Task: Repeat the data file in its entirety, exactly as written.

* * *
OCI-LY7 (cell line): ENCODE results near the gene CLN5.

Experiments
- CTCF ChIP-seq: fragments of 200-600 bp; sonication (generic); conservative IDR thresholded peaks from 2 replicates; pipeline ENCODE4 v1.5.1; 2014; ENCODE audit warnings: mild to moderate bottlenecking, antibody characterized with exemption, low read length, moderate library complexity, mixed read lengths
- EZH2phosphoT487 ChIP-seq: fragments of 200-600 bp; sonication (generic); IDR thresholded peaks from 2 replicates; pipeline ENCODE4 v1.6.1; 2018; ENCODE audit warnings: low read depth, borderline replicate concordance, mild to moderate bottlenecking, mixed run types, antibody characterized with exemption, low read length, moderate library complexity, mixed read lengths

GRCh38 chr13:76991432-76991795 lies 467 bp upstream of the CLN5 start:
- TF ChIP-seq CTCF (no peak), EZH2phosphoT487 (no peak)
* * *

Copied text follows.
OCI-LY7 (cell line): ENCODE results near the gene CLN5.

Experiments
- CTCF ChIP-seq: fragments of 200-600 bp; sonication (generic); conservative IDR thresholded peaks from 2 replicates; pipeline ENCODE4 v1.5.1; 2014; ENCODE audit warnings: mild to moderate bottlenecking, antibody characterized with exemption, low read length, moderate library complexity, mixed read lengths
- EZH2phosphoT487 ChIP-seq: fragments of 200-600 bp; sonication (generic); IDR thresholded peaks from 2 replicates; pipeline ENCODE4 v1.6.1; 2018; ENCODE audit warnings: low read depth, borderline replicate concordance, mild to moderate bottlenecking, mixed run types, antibody characterized with exemption, low read length, moderate library complexity, mixed read lengths

GRCh38 chr13:76991432-76991795 lies 467 bp upstream of the CLN5 start:
- TF ChIP-seq CTCF (no peak), EZH2phosphoT487 (no peak)